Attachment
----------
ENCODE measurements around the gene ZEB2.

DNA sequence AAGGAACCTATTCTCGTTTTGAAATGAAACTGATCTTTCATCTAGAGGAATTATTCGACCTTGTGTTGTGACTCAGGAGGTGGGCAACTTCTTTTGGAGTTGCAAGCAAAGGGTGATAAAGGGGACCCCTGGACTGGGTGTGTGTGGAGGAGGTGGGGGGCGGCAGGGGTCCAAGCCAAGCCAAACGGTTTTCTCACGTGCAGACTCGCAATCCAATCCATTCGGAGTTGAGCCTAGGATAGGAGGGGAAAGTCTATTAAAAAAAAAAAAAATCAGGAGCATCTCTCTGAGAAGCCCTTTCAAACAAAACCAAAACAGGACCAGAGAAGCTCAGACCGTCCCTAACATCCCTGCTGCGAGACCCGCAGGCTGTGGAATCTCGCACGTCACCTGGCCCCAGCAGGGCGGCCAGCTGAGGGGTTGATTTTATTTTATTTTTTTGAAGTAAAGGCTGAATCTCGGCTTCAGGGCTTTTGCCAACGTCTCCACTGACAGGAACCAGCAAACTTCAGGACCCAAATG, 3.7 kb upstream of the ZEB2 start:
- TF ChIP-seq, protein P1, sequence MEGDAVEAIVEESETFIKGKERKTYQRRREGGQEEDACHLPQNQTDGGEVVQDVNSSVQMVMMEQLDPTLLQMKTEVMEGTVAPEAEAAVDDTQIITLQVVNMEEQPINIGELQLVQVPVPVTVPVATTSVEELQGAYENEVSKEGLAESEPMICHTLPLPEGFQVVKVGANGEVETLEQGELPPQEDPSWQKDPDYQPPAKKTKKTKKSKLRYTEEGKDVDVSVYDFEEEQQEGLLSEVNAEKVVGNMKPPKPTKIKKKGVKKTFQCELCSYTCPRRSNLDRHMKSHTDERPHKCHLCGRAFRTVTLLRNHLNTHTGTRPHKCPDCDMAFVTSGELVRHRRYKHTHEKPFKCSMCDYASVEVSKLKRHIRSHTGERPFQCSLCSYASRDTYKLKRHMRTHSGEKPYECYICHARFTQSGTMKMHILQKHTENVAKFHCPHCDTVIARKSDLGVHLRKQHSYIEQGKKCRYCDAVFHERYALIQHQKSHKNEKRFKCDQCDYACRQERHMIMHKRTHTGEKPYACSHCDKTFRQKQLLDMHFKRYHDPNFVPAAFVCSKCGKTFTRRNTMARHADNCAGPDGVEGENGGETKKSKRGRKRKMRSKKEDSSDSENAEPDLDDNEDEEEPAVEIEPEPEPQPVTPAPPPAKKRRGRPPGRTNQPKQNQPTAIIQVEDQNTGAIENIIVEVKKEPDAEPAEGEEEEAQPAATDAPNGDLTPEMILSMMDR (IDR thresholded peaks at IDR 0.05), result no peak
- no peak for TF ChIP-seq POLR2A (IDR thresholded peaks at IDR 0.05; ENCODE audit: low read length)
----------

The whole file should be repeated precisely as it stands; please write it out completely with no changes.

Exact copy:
ENCODE measurements around the gene ZEB2.

DNA sequence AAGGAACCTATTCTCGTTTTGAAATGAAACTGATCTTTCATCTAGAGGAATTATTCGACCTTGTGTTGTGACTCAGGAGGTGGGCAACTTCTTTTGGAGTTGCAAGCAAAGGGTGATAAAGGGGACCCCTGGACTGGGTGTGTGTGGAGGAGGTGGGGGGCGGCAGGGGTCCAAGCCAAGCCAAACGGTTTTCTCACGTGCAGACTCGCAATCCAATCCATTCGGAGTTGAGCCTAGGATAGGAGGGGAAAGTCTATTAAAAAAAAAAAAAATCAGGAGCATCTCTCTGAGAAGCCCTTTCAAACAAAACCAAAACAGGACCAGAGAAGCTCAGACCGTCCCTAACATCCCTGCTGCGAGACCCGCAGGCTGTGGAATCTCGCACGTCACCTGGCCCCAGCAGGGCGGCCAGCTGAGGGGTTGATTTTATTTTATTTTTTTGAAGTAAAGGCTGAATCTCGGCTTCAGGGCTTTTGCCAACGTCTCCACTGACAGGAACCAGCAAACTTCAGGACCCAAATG, 3.7 kb upstream of the ZEB2 start:
- TF ChIP-seq, protein P1, sequence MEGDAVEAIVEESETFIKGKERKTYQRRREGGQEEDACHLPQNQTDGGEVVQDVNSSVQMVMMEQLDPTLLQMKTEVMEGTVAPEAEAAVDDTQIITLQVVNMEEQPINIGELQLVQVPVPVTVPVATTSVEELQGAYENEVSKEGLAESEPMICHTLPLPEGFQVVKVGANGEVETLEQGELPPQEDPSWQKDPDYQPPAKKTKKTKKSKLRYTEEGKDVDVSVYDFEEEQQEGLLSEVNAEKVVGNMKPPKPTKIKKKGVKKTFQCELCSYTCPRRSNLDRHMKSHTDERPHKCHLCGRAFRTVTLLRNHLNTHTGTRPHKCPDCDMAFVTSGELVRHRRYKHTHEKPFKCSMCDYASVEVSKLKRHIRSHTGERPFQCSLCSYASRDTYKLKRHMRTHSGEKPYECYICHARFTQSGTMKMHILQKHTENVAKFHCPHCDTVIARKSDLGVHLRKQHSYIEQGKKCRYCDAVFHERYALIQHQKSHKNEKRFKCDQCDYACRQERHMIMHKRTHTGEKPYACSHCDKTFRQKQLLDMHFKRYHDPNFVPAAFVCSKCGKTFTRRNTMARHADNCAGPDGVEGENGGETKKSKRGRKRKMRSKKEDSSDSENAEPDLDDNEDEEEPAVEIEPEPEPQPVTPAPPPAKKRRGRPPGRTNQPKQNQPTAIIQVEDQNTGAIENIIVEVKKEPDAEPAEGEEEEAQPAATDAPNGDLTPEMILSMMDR (IDR thresholded peaks at IDR 0.05), result no peak
- no peak for TF ChIP-seq POLR2A (IDR thresholded peaks at IDR 0.05; ENCODE audit: low read length)